Should Students Be Allowed to Grade Their Teachers?


As many of us know and have realized over the year, both middle school and high school students can be the most objective people out there. Not necessarily in a bad way, but we don’t have a filter that catches us just yet. Highlands has something put in place in which the students evaluate their teachers at the end of the year and sometimes halfway through the year. But the question is, should we be able to do this? Is it actually helping the teachers?

This questionnaire for the students is very blunt in what is asked and what answers are available. For some students, they could have had one disagreement with the teacher and hated them the rest of the year; but even if the students end the class with an A, they’ll have a bad taste in their mouth when that teacher’s name is mentioned. The student’s biased feelings would ruin the goal of the teacher evaluations as the students wouldn’t really subjectively evaluate the teacher’s skills.

Moreover, students may feel one way towards the teacher and go off of their gut feeling, but in reality, they don’t have all the necessary information to “grade” them. Their knowledge of the teachers is minimal and limited in the assessment of information. Some students could even grade a teacher with too much credit. Teachers can, as some people put it, “have favorites.” These students are graded easier than the rest of the bunch because of a quality they have or a sport they play.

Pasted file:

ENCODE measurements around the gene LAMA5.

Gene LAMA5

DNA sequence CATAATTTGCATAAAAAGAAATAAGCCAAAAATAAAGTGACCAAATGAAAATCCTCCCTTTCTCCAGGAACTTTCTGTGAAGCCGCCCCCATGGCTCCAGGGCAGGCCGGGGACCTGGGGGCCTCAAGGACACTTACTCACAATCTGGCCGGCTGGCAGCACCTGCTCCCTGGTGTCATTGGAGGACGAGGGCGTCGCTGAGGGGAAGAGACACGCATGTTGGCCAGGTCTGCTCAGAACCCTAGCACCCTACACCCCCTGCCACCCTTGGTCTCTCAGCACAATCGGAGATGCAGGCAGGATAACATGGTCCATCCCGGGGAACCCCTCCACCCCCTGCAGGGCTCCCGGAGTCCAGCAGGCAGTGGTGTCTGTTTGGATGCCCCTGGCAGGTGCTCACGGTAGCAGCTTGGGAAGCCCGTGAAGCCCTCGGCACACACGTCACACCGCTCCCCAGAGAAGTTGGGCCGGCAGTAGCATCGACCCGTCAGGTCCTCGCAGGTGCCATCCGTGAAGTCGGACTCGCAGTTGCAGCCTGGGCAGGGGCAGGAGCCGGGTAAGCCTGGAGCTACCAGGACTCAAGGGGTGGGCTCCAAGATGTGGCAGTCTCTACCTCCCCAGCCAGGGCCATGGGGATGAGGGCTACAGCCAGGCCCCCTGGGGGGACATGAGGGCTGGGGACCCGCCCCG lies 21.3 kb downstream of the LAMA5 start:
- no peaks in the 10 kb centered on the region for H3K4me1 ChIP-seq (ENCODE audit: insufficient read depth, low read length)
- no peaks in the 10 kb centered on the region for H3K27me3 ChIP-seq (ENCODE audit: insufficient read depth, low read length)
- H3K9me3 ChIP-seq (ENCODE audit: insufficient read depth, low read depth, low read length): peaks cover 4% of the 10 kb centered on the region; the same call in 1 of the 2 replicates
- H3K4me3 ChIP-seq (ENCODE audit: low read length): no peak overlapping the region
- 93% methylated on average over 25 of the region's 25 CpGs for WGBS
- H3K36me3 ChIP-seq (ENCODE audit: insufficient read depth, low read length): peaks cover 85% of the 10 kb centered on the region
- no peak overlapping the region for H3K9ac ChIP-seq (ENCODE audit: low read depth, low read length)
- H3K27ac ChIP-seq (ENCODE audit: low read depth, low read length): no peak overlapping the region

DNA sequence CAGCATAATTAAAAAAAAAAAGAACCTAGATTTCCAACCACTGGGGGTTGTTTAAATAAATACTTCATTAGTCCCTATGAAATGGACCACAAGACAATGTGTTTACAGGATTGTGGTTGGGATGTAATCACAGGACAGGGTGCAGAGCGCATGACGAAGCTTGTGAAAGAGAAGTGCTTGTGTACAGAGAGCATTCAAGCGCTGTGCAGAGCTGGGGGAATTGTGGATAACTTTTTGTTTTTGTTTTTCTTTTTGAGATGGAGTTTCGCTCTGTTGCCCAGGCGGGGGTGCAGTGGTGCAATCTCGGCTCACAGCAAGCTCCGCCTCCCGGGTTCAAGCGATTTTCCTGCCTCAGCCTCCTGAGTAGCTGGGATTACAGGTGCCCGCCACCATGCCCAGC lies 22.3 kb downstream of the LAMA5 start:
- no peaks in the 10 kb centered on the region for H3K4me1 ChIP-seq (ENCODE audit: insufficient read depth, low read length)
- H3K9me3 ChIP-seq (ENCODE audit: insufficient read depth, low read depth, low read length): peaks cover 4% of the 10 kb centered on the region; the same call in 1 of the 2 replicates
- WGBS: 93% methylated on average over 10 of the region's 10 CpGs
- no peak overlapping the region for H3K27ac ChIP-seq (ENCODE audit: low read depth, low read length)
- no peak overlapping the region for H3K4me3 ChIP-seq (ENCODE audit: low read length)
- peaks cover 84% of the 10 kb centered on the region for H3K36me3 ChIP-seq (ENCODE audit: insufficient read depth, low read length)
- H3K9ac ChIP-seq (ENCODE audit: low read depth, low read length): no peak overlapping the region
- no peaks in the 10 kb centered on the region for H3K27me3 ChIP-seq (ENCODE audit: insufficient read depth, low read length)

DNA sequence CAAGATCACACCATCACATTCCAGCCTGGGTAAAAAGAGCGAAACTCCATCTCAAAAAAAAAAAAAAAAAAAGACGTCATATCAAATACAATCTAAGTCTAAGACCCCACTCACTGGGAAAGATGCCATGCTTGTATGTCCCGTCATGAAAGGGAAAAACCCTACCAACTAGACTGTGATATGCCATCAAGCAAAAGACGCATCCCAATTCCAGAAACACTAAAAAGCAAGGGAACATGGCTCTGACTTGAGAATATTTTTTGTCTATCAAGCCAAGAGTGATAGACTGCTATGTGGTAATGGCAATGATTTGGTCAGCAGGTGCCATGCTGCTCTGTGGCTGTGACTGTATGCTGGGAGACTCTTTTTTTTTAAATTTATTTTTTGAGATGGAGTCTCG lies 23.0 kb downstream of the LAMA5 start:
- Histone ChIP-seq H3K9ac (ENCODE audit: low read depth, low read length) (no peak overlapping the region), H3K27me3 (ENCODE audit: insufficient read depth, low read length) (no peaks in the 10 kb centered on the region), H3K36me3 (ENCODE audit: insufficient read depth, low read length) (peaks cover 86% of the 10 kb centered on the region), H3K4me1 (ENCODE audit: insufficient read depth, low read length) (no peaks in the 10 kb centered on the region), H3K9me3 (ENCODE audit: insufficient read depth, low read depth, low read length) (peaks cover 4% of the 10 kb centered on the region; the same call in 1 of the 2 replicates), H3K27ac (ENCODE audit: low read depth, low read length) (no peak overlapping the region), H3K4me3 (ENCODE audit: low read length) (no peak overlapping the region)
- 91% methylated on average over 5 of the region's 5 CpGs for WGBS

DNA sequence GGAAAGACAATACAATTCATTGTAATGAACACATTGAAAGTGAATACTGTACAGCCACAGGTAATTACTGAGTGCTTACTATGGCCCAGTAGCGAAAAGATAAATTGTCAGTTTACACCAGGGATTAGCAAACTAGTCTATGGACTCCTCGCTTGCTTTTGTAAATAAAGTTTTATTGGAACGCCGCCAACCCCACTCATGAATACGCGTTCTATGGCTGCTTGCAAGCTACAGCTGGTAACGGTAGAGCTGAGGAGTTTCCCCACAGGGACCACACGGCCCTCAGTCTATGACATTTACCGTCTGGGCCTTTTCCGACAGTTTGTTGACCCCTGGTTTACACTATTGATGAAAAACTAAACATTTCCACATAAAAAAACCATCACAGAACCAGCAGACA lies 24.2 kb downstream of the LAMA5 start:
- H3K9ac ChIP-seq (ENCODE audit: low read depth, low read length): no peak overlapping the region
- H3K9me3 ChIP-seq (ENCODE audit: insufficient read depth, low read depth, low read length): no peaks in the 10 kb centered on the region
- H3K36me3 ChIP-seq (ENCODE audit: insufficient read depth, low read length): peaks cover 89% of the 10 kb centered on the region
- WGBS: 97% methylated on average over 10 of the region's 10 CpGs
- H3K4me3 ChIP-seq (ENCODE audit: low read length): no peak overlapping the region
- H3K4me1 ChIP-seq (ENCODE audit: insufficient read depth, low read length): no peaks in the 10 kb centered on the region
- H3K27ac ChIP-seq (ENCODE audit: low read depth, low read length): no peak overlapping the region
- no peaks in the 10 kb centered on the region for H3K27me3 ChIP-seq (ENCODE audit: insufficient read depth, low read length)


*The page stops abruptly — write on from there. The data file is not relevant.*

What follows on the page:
While students say they know who the “laid-back” teachers are, these evaluations are looking for the teacher’s ability to teach the kids; it’s not graded on if you like the teacher because they give you free time for you to watch Netflix, or to catch up one last night’s homework.

Even the amount of homework isn’t a valid reason to dislike the teacher or give them a bad evaluation. If a teacher makes you work for your grade, you should be thankful; most things after high school, and in the real world, are not just given to you. You have to work for what you want or else you will never get it.

Still, I guess it could honestly be seen both ways. The evaluations, while they may be biased, could have some helpful feedback hidden inside. Teachers could know what they are doing right, as well as what they are doing wrong.

All in all, if a student dislikes a teacher for whatever reason – even if it doesn’t concern their ability to teach well – their evaluations will reflect that. We’re biased. That’s the keyword.